Friday, January 29, 2010

LOOP Gallery Presents Sung Ja Kim and Jane LowBeer

Sung Ja Kim and Jane LowBeer invite you to attend the opening of their shows at LOOP Gallery tomorrow Saturday, January 30, 2010 from 2 - 5 pm.

Sung Ja Kim's exhibition Nest communicates the idea of being sheltered from the inevitable storms of life through a growing spiritual awareness.

Nest incorporates multi-imaged works of specially constructed cocoons, encapsulate the central dimensions of our life experiences. Another work in the exhibition uses nests as an artistic metaphor for being spiritually sheltered from the elemental forces of life that are completely beyond our control. Kim emphasizes borrowed imagery from the natural world by using materials in their natural states.

Sung Ja Kim was born near Seoul, South Korea.  She studied classical oriental visual art at Chu Gyo Art University in Seoul and worked as an animator. Following a number of successful group and solo exhibitions in Seoul, Sung Ja came to Canada. She is a graduate of the Fine Arts Program at OCAD. Nest is Sung Ja's fifth exhibition at Loop Gallery.

In Jane LowBeer's Light on Little Things we see a glimpse of day-to-day living; the toothpaste tube, sink plug, push pins and nail brushes. These household items, ubiquitous and accessible are the models for her art work.

Light on Little Things consists of three components; each group with a different relationship to the same objects. In the monotype series "Hands and Objects", each print depicts a single object held or touched by a hand. In the monotypes "Inventory" objects are all lined up but without reference to ground, cut loose with no shelf or tabletop to hold them. Finally, a series of small paintings of toothpaste tubes; the tubes bend and used, each in their own personnel setting in the manner of traditional still life. Their contortions can be seen as metaphors for human activity.

Jane LowBeer started her artistic career as a printmaker studying with Stanley Hayler at Atelier 17 in Paris. She has exhibited in New York, Montreal and Europe. Her work can be seen at L'Espace Mexique in Montreal and Open Studio and Nikola Rukai Gallery in Toronto as well as on her website here.

Both shows will run until February 21, 2010.
LOOP Gallery is located at 1273 Dundas Street West in Toronto.
Gallery Hours: Wednesday to Saturday 1-5 pm; Sunday 1-4 pm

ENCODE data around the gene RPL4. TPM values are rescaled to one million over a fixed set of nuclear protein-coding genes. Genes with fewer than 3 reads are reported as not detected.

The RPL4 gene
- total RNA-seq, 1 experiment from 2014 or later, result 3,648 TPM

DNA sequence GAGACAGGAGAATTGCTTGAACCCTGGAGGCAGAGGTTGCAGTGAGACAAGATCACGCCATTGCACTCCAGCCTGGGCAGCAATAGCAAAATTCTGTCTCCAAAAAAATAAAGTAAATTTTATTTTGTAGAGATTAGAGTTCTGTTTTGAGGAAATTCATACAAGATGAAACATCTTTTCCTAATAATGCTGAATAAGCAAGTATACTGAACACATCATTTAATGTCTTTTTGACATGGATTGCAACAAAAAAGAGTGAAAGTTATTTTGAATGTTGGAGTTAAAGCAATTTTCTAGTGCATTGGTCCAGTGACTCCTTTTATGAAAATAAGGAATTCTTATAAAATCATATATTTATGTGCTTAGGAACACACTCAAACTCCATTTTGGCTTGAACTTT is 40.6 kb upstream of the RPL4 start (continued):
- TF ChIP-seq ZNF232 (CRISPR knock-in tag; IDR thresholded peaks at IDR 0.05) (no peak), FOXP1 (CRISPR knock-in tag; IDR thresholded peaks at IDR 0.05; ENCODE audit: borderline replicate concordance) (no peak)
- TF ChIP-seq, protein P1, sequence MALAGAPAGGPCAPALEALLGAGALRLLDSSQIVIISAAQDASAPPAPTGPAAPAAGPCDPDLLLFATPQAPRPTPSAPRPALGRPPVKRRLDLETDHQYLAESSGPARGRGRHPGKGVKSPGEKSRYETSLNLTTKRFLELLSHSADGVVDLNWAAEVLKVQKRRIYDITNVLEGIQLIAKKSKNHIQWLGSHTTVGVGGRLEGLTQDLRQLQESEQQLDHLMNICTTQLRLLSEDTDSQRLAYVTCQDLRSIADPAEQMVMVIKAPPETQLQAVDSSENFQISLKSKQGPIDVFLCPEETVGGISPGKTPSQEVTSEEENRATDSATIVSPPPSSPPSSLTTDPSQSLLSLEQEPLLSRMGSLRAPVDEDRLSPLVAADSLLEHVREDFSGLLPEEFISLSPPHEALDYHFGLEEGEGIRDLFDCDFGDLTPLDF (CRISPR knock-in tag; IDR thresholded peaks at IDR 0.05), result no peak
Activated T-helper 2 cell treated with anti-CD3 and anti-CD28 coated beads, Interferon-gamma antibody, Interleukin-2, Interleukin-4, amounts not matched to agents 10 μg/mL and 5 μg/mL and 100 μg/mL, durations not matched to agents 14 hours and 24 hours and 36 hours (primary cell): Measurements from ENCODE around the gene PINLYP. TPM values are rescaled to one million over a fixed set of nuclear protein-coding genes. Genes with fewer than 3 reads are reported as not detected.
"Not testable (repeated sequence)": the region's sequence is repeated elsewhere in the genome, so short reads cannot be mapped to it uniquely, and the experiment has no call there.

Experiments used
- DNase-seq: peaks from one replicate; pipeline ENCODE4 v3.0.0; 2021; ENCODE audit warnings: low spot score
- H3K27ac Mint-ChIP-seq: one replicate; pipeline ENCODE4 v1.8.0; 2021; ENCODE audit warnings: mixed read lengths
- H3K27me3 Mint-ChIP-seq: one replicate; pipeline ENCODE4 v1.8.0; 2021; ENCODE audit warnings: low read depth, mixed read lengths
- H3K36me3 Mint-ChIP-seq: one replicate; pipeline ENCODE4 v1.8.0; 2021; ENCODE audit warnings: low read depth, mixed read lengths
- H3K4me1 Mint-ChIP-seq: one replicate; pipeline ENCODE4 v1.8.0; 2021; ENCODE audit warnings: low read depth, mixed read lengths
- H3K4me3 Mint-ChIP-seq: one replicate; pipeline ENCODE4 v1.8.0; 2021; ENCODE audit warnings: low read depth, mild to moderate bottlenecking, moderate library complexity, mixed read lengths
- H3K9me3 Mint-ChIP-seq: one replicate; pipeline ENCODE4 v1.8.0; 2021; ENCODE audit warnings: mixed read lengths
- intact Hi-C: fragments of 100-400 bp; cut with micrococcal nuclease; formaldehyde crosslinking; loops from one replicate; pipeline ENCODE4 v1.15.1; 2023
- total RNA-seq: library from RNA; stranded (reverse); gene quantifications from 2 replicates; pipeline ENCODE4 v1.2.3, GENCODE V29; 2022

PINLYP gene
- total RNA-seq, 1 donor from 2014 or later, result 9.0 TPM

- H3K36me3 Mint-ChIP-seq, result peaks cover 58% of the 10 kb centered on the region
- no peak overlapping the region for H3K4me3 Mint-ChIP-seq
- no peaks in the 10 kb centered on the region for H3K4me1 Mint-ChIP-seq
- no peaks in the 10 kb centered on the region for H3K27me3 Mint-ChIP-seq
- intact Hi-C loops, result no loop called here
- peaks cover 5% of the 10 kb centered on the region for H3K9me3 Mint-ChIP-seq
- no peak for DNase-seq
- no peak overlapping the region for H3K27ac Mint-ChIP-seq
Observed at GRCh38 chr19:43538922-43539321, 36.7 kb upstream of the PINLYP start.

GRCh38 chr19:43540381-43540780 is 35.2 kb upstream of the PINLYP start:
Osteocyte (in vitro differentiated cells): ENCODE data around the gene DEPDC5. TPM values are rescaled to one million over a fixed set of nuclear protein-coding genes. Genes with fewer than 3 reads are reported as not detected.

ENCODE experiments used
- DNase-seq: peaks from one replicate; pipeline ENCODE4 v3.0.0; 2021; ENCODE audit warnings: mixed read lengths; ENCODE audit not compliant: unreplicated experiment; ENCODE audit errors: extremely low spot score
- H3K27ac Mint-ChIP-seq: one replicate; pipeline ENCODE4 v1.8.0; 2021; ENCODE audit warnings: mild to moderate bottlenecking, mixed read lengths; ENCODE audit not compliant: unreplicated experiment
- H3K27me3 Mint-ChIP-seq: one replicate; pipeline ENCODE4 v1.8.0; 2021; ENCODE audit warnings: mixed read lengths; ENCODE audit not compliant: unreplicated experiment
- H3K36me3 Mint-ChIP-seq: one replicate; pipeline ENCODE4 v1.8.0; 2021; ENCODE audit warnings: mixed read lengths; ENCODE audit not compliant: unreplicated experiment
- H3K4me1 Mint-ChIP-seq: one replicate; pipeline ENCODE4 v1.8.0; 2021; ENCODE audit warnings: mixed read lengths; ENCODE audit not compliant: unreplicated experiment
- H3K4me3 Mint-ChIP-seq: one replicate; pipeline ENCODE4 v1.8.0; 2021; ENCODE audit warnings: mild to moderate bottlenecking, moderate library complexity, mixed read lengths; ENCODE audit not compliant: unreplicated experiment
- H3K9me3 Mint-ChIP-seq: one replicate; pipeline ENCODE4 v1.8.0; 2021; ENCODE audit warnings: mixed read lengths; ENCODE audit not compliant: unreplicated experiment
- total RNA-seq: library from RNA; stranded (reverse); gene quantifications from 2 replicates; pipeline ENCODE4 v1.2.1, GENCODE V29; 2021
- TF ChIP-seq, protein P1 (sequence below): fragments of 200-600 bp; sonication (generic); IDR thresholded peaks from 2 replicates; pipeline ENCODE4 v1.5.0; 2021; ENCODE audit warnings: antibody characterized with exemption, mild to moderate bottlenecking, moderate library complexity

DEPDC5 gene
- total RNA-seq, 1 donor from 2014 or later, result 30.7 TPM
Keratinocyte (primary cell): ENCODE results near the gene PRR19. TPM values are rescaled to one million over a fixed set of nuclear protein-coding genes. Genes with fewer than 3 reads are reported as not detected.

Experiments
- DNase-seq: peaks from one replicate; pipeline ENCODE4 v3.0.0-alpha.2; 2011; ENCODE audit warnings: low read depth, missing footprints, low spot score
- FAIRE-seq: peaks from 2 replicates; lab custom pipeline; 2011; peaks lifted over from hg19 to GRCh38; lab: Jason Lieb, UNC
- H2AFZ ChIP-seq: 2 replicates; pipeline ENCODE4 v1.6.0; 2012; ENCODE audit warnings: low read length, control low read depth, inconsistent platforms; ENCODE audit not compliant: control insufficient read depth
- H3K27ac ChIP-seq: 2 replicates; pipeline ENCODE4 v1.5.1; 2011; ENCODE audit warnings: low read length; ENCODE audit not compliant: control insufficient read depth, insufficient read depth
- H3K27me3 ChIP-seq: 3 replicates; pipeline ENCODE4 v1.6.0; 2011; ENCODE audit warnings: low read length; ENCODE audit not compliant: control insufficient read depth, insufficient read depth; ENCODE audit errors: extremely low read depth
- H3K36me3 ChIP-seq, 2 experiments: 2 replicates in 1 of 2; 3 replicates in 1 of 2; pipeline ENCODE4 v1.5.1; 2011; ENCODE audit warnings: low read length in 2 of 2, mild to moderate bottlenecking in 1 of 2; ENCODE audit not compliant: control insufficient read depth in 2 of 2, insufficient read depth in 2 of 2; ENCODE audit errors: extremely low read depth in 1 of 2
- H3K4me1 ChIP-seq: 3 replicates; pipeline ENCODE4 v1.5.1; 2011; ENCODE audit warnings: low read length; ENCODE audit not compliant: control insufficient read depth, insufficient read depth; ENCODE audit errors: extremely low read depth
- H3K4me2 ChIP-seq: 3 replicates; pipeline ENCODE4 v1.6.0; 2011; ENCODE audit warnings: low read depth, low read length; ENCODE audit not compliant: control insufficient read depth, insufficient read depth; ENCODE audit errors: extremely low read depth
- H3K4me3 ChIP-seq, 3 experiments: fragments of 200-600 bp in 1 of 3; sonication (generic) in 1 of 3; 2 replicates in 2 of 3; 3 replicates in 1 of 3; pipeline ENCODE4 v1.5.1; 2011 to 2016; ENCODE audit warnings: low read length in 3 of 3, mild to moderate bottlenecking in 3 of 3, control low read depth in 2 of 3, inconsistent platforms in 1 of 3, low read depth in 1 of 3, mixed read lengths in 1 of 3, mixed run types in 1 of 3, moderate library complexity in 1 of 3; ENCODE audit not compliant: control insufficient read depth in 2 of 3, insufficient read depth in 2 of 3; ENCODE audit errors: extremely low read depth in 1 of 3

Tuesday, January 26, 2010

This Week at LOOP Gallery

LOOP Gallery is currently closed for installation of the next show which features Jane Lowbeer and Sung Ja Kim. The Gallery will reopen on Saturday, January 30th at 2 pm for their reception.

If you would like to read reviews of LOOP members Larry Eisenstein's and Heather Carey's show (which closed on Sunday), click on the links here and here.

Saturday, January 23, 2010

Artist Profile: Larry Eisenstein

Thanks to spam filters, schedule conflicts and other absurdities of life, I was unable to complete my artist profile of Larry Eisenstein. But I did not want to leave his profile completely undone and so have "borrowed" the artist statement from his website which has been reproduced below. It tells much about this highly energetic, multi-talented and well-connected artist; and truthfully, does a better job than I would ever do.

I love drawing.  I became a compulsive doodler in public school when drawing pictures was dangerous, subversive fun. My first art project was a pornographic primer/magazine, drawn on stolen school carbon copy paper, secretly printed in the office copy room. I charged a nickel and got into a lot of hot water when my Grade 5 teacher Mr. Cassidy dumped the contents of my messy desk onto the classroom floor when I was at home with the flu. 

In those days, I most truly lived within the margins of my exercise books. I developed a facility for drawing tiny pictures, undetectable to the roving eyes of teachers. I drew monumentally violent struggles on battlesfields in cities, skies and oceans. I inherited this talent for making miniature marks from my great-grandfather whose vocation it was to inscribe the Judaic Torah onto tiny scrolls of parchment paper, stuffed into ornate talisman boxes nailed for protection to the doorways of Jewish homes in Poland. 

I use finely sharpened pencils and 000 sable watercolor brushes when I'm obsessed with detail and conversely cheap rabbit hair calligraphy brushes when fat crude strokes best expresses my feelings and thoughts. As far as my practice goes, I maintain a traditional studio space, but end up doing most of my production in close proximity to the myriad stashes of pencils, brushes and paper located all over my house, These caches are marked by ink stained walls, floors and furniture. Herds of erasers abound in these environs seemingly copulating and reproducing like rabbits. Everyone in my family tolerates my mania and works hard to camouflage the carnage.